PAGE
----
Are passwords stored in memory safe?

  • I just realized that, in any language, when you save a password in a variable, it is stored as plain text in the memory.

    I think the OS does its job and forbids processes from accessing each other's allocated memory. But I also think this is somehow bypassable. So I wonder if it is really safe and if there is a safer way to store passwords to ensure that foreign processes can't access them.

    I didn't specify the OS or the language because my question is quite general. This is rather a computer literacy question than a specific purpose one.

    This is actually the weakness of encryption. Any non encrypted value or waiting to be encrypted is stored in memory in plain text.

    You might find some useful background in this question on Programmers.

    I remember article on Slashdot about a forensics technique exploiting DRAM fade latency: move RAM chips from a running machine to a different one quickly enough (the number was well within human ability) and you can easily dump the whole content.

    While other answers cover the "Safe as..." nuances well, if you are concerned, your platform/libraries may have a SecureString, or similar designed to minimize the risk. Such a construct might overwrite it's own memory as soon as you indicate you are done with it, as well as manage nuances of copies of itself introduced by garbage collection, etc.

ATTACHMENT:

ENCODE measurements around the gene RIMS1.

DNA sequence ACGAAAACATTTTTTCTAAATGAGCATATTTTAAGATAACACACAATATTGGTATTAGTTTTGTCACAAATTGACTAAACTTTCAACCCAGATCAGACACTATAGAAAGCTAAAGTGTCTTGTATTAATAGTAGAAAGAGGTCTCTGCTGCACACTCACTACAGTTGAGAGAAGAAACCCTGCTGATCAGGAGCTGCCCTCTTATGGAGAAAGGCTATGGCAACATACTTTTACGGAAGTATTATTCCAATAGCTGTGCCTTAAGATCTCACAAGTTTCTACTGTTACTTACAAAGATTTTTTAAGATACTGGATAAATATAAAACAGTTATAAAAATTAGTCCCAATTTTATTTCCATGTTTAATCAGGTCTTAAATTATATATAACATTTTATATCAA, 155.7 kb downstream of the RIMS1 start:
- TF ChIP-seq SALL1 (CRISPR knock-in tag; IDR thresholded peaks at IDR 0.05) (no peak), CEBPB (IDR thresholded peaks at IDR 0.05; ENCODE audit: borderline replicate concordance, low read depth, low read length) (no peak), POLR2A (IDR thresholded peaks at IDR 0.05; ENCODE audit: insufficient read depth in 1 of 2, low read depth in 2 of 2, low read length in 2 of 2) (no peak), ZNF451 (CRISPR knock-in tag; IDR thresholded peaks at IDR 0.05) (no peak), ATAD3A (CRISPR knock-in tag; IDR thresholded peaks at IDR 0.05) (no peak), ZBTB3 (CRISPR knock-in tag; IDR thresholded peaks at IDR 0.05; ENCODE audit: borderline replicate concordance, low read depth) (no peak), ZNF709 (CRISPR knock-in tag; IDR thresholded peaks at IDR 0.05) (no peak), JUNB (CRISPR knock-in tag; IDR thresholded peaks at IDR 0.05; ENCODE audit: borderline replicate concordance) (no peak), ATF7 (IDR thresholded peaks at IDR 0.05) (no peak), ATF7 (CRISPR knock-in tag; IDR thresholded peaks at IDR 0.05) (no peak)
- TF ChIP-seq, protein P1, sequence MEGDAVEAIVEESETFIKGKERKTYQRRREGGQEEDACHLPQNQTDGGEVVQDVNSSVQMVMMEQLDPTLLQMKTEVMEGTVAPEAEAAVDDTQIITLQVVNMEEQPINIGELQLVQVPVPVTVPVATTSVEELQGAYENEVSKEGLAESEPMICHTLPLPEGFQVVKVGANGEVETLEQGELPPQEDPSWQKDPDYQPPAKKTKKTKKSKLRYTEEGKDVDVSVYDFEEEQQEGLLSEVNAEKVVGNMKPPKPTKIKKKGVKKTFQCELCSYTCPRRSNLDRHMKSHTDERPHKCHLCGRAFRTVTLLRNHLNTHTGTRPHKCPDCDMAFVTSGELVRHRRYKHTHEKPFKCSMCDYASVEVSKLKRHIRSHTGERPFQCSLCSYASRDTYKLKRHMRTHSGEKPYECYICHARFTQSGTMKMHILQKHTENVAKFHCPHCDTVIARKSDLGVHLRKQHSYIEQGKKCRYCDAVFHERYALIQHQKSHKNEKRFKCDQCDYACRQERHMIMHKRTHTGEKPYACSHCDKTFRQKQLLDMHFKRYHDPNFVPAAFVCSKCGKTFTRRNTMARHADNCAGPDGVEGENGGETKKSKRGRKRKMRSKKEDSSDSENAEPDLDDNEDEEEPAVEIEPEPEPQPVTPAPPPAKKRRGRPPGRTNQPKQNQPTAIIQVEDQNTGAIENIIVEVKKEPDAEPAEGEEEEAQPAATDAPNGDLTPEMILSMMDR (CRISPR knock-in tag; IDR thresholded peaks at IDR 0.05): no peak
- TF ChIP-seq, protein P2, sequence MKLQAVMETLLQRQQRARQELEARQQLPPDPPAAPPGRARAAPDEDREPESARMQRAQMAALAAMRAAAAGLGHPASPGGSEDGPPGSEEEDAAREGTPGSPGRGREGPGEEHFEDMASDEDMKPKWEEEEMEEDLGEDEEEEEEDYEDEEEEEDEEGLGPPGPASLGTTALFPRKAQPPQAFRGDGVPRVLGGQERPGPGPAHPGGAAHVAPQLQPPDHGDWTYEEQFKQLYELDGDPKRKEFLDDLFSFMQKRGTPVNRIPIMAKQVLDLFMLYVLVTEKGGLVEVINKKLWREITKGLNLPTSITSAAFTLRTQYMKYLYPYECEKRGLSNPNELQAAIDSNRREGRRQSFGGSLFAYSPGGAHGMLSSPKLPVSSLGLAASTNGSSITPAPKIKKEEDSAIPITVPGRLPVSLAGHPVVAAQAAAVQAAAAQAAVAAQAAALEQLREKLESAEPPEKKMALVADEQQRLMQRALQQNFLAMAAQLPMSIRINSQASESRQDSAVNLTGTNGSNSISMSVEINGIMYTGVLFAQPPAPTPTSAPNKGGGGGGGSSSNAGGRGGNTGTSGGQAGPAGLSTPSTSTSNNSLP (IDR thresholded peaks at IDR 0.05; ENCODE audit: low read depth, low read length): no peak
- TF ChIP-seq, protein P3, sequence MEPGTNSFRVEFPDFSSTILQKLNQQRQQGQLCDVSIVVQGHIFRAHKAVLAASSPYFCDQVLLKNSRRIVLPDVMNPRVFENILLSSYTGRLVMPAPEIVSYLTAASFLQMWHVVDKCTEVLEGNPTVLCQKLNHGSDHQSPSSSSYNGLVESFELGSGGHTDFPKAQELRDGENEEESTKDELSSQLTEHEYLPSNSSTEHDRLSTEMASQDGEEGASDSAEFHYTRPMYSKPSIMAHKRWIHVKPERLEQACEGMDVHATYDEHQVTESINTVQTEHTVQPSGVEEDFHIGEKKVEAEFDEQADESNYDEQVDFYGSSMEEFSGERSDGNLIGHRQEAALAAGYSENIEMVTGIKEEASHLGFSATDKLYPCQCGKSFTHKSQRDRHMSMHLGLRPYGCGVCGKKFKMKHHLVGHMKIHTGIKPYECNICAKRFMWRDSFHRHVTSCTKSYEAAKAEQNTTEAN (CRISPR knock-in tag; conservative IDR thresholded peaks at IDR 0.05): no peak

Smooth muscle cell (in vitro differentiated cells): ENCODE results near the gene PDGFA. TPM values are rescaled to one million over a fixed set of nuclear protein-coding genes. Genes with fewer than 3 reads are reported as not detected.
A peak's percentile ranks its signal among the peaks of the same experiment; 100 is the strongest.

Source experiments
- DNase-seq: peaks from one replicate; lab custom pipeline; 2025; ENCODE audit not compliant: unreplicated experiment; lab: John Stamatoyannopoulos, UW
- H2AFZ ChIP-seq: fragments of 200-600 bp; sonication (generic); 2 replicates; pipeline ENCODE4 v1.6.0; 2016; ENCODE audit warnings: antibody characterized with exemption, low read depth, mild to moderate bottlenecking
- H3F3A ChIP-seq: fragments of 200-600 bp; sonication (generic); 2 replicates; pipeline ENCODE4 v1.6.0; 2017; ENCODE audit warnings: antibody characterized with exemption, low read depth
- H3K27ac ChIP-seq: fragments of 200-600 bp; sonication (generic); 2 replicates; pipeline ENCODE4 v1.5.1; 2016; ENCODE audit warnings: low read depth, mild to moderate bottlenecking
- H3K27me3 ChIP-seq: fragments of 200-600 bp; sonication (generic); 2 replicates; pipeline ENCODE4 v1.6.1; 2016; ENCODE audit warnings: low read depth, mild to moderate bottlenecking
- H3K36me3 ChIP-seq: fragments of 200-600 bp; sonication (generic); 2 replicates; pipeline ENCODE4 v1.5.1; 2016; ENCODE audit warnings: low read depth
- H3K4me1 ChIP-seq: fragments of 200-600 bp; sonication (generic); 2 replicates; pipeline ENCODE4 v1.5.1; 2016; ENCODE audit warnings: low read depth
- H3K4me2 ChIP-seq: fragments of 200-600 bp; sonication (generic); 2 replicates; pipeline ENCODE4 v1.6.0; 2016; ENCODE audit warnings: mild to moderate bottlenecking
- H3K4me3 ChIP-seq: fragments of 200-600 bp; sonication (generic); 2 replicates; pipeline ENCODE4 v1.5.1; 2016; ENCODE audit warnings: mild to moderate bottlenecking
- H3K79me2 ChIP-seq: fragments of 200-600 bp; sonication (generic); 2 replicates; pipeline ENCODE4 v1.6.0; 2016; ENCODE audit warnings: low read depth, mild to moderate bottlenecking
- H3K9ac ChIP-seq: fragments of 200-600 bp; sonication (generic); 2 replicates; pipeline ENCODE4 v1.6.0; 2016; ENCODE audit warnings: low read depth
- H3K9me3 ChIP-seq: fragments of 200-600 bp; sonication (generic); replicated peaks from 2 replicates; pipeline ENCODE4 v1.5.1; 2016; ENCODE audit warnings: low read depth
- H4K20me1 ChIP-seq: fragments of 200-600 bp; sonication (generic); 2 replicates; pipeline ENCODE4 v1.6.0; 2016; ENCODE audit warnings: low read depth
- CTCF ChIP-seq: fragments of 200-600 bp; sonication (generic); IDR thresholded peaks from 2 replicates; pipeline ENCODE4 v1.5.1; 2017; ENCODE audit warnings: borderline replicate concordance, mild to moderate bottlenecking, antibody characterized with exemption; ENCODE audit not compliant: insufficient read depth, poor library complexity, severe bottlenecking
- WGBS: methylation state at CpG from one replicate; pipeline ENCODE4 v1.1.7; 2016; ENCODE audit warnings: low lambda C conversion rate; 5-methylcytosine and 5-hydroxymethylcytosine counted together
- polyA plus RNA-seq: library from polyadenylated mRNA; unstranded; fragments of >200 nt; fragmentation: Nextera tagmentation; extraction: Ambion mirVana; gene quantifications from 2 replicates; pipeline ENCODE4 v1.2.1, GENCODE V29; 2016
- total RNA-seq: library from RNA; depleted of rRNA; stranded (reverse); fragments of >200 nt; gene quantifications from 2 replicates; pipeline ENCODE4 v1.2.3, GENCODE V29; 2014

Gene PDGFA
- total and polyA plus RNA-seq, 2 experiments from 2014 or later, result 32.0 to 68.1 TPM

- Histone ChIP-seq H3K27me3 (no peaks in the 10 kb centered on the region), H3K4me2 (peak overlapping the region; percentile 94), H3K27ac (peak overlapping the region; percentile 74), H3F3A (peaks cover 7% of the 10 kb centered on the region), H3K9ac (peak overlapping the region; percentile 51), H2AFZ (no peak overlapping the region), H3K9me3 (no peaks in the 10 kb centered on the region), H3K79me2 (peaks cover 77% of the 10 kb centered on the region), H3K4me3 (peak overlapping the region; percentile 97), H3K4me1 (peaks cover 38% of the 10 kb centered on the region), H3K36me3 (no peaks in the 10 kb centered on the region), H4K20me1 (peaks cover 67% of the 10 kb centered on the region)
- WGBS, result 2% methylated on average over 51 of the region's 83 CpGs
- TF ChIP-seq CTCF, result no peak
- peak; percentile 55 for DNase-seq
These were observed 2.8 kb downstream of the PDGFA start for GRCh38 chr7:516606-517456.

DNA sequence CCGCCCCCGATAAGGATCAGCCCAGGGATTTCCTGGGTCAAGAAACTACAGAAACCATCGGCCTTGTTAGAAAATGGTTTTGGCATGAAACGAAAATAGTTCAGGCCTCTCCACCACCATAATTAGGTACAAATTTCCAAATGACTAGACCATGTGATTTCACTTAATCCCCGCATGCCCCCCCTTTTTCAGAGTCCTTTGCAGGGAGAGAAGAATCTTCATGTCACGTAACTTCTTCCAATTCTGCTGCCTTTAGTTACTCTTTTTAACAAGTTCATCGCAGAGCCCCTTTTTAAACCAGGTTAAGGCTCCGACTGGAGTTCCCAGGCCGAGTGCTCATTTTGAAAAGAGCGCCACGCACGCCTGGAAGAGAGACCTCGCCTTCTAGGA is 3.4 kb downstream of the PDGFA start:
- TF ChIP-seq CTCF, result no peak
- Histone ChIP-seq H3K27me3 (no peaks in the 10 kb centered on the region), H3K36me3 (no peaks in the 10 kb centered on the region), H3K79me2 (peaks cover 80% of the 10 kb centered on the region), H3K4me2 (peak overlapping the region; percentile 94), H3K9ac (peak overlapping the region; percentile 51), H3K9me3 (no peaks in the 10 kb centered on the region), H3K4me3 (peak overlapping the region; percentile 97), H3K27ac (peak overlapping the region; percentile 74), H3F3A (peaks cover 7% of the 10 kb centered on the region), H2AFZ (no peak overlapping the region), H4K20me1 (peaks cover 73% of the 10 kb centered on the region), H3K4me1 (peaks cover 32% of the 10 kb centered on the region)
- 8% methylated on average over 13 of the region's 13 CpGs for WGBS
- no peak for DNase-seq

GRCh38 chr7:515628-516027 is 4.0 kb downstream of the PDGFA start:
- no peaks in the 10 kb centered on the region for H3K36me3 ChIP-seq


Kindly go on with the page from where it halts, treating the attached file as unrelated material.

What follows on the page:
A good safety precaution is to overwrite the variable containing the password as soon as possible (easier in C/C++ than Java) and instead work with a derived key (e.g. generated using PBKDF2).

    @OmarKohl That's what I did for my script. I first ask the password to unlock the keyring. Then I encrypt a random session password I send to the remote computer. And once I'm sure it received the new password I overwrite the password of the keyring. If it doesn't really solve the problem, it limits the time when the actual persistent password is stored in memory.

    Related (as pointed out by someone on Hackernews): http://en.wikipedia.org/wiki/TRESOR

    Doesn't HeartBleed give sections of memory to the attacker?

    @jkd Yes, but only memory from the processes that linked against the vulnerable version of OpenSSL. Unfortunately, this often would include passwords, but only for that specific process.

  • You are touching a sore point...

    Historically, computers were mainframes where a lot of distinct users launched sessions and process on the same physical machine. Unix-like systems (e.g. Linux), but also VMS and its relatives (and this family includes all Windows of the NT line, hence 2000, XP, Vista, 7, 8...), have been structured in order to support the mainframe model.